DOHA (Reuters) - Qatar deported a Libyan woman who claimed that she had been gang raped by pro-government militiamen, after spending nearly a month in the Gulf Arab country, a United Nations refugee group said on Friday.
Eman Al-Obaidi, who arrived in Qatar on May 11, was detained by Qatari officials on Wednesday evening and forced with her visiting parents to board a flight on Thursday to Benghazi, the U.N. High Commissioner for Refugees (UNHCR) said.
Al-Obaidi, who had been staying in a Doha hotel, is said to have fallen out of favor with Libyan rebels in Qatar.
A diplomatic source told Reuters the Qatari government was asked by Qatar-based Libyan rebels to return her to eastern Libya, where they are locked in an armed conflict against the rule of Libyan leader Muammar Gaddafi.
“The Qataris would not have done this unless asked,” said the diplomatic source, who declined to be named.
UNHCR spokesman Adrian Edwards described the action as “violating international law.”
“Forcibly returning a refugee who survived gang rape not only violates international law, but is cruel and could trigger further trauma,” Bill Frelick, refugee program director at Human Rights Watch, said in a statement issued late Thursday.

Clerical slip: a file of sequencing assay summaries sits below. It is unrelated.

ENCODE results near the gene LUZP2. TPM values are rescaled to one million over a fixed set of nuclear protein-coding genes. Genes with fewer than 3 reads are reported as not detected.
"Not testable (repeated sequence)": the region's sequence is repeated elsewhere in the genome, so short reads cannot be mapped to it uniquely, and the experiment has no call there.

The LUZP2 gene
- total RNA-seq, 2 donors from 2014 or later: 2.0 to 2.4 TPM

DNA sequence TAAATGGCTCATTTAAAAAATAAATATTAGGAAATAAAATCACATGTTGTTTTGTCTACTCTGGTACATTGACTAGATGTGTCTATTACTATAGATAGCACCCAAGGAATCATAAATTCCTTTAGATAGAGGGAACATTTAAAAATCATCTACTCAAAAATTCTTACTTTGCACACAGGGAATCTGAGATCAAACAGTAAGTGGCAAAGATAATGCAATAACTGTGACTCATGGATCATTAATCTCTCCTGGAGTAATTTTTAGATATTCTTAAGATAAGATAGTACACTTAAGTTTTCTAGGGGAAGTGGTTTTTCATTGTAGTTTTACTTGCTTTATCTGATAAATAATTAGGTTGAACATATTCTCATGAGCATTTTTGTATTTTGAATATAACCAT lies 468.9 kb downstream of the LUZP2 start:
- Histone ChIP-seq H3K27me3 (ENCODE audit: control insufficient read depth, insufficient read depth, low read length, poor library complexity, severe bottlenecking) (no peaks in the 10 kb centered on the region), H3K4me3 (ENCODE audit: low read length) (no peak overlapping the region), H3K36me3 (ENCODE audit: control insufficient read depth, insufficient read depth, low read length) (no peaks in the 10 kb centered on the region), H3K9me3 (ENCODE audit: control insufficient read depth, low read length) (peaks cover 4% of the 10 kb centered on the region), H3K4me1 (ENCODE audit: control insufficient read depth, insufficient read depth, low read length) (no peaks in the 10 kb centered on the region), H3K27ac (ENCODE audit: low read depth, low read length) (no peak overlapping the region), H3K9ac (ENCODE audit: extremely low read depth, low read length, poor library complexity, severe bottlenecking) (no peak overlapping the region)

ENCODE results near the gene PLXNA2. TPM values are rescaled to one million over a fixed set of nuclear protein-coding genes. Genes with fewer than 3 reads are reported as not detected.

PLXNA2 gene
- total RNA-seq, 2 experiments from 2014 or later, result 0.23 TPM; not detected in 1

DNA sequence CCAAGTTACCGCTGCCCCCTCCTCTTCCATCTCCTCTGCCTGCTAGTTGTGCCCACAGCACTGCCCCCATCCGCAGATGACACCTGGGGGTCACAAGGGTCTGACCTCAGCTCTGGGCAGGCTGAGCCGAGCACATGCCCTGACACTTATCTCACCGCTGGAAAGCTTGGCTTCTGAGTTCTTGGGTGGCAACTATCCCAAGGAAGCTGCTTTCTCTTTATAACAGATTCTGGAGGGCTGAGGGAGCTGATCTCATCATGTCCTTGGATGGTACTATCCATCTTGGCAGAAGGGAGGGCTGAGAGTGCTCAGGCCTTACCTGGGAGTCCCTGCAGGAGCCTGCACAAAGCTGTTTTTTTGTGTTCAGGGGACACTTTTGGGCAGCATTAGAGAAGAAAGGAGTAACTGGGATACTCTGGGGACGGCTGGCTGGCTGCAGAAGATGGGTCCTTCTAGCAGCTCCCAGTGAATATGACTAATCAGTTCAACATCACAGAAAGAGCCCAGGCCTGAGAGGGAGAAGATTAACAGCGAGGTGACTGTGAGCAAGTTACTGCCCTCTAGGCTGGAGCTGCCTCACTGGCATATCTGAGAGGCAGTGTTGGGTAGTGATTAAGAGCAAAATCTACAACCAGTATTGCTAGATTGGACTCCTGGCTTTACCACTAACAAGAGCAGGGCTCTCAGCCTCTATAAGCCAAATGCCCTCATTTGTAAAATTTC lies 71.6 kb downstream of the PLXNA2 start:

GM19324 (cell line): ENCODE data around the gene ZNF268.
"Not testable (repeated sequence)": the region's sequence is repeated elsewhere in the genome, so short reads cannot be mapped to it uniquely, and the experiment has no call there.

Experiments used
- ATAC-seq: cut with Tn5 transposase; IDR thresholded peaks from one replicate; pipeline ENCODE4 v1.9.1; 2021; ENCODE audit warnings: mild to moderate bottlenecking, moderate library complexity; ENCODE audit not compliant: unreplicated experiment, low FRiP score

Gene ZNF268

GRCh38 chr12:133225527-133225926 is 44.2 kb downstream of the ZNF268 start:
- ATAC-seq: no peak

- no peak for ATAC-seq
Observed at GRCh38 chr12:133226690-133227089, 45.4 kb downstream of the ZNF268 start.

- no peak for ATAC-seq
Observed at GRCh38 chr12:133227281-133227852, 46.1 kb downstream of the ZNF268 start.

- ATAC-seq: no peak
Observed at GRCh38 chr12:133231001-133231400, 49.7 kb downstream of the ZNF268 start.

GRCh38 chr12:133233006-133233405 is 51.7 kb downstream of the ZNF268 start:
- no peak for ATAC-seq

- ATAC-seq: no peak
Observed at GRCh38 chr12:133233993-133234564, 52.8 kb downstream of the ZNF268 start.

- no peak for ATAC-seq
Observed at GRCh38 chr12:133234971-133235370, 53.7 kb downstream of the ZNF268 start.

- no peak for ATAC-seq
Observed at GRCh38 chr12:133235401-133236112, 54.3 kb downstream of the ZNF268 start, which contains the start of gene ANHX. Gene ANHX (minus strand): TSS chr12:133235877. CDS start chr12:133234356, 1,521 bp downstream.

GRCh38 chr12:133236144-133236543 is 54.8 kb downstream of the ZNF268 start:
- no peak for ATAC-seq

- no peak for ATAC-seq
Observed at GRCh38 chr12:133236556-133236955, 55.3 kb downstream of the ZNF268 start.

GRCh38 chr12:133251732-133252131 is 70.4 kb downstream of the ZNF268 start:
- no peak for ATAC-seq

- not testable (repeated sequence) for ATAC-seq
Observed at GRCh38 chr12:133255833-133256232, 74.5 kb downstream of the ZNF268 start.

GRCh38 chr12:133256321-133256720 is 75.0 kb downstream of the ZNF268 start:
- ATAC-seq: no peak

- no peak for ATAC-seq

“All eyes are now on the authorities in eastern Libya, who should allow Al-Obaidi to leave the country.”
In March, Obaidi burst into a Tripoli hotel and, weeping, made a desperate plea to journalists, saying that she had been held for two days and raped by 15 militiamen loyal to Gaddafi.
U.S. State Department spokesman Mark Toner said the United States had spoken repeatedly with Qatar about Obaidi’s case and was disappointed that she had been expelled.
“We were disappointed with her forced return and we believe it’s a breach of humanitarian norms,” Toner told a news briefing
“Her life was clearly at risk in Libya, which is why she left for Qatar,” Toner said, adding they had urged the rebels to ensure her safety.
(Additional reporting by Andrew Quinn in Washington)
Reporting by Regan E. Doherty; Editing by Reed Stevenson and Michael Roddy